Dale Crover at The Showbox, Photo by Dylan Conner
Dale: You know these guys?
Sucker: I actually don’t, I gave them a listen while I was stuck in 2 hours worth of traffic on the way here though, not too bad at all. So… What was it like going back and revisiting an unfinished project from 17 years ago and finishing it now?
Dale: …. Strange. We hadn’t heard some of the songs in so long so we had forgotten about that record completely. So going back to it was strange but still cool to hear it you know? Actually, it wasn’t a bad recording. I mean all we really added to that record was vocals and some overdubs. Most of it was finished, and we finished it up completely in our recording studio. We have our own place and our own engineer and he finished it up.
Sucker: That is so awesome, wow. So do you think it would have sounded the same had you finished it back in 1999?
Dale: I don’t think so.
Sucker: Yeah that’s a lot of time. Especially with all the changes in the recording technology and equipment and what not.
Dale: Yeah and you know what’s interesting, the bass player at the time when we started that record had been kicked out of the band. He had his own personal problems and we really weren’t friends with him for a long time and then not too long before that he had kinda cleaned up his act and so we became friends with him again. So he was actually involved in the project so the whole thing came full circle. Very strange how that happens.
Sucker: Strange, but super cool I bet.
Dale: Definitely, so finishing that record was great. To be able to do that after that long.
Sucker: So in regards to content, is there anything you’re trying to get across with this record?
Dale: *laughs* I don’t know. Umm… each one of us wrote different lyrics for different songs, like Kevin the bass player, his are pretty creepy. He’s the creep. All those guys are creeps. *laughs* So there is no real message.
Sucker: So, you probably haven’t heard the end of it- but Rolling Stone named you one of the top 100 drummers of all time? That’s fucking incredible.
Dale: No, no, no. They named me the 69th best drummer of all time.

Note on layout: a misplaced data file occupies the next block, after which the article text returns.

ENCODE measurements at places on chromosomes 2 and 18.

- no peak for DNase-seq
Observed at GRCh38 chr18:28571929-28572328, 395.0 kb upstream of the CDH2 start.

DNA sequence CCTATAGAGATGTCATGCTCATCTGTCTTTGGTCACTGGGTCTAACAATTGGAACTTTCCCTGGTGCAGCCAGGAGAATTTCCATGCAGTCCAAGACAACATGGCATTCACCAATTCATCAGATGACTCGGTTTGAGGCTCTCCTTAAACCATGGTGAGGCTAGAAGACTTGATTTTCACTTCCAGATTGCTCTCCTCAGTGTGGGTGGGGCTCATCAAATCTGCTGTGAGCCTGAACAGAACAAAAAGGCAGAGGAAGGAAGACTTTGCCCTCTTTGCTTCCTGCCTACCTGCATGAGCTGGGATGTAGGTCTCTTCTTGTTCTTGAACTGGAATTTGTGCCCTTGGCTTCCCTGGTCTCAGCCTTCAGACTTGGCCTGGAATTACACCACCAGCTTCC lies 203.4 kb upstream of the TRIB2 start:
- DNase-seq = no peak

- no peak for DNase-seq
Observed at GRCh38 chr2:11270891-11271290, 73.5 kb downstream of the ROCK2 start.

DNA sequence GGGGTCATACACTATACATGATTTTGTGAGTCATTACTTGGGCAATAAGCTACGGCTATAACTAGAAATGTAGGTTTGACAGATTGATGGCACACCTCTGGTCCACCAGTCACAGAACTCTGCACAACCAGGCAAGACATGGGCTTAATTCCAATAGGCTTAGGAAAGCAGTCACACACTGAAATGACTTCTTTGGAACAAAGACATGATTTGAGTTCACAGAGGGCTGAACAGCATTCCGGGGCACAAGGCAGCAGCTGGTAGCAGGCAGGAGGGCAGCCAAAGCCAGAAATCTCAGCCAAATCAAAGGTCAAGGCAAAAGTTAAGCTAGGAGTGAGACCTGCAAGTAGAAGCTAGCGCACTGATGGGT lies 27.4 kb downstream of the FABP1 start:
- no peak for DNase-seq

Sucker: Well that’s pretty good!
Dale: I kinda like the number. I had to laugh about that. Like alright 69 duuude. So… that’s better than being number 2 in my opinion.
Sucker: Literally nothing wrong with that.
Dale: Right! I mean 23 would have been cool, I’m a firm believer in the number 23.
Sucker: Also a good number, 22 is one of my lucky numbers! So any end goals when you got into music?
Sucker: No, no. End goal.
Dale: Damn I thought you said “angle” and I was gonna be like “oh yeah man to pick up chicks” or something haha. But uh… No I didn’t. And still don’t really, just wanted to do it.
Sucker: What would you tell yourself as a young punk kid from rural Washington about your future?
Dale: Get out faster.
Sucker: Would you make any changes to your career and how it happened?
Dale: Oh I’m sure I could have. But, don’t look back as Bob Dylan says.
Sucker: Hell yeah, I was named after him!
Dale: Oh really? Bob Dylan fans in the family?
Sucker: Yeah definitely. That’s a great mantra. So did you have any idols growing up?
Dale: Yeah you know I still listen to the same stuff I did when I was a kid. Funny enough, we were in Salt Lake, Utah the other day and we were listening to the Osmonds. Cause they are from Utah, and that was a band I liked as a kid cause they were on TV and they looked cool, at least to a little kid. But yeah we were driving through the mean streets of SLC, wondering what life would be like for a young Donny Osmond. But I guess they’re from Provo… but whatever.
Sucker: Well damn that’s cool. Anyways I won’t subject you to a long interview. Thank you so much man!
Dale: No worries at all. Enjoy the show!
And enjoy the show I did. The Melvins blew the roof off of the Showbox. Their record Three Men and a Baby was released on April 1st and can be found just about anywhere. I encourage you all to give it a listen because frankly, it fucking rules.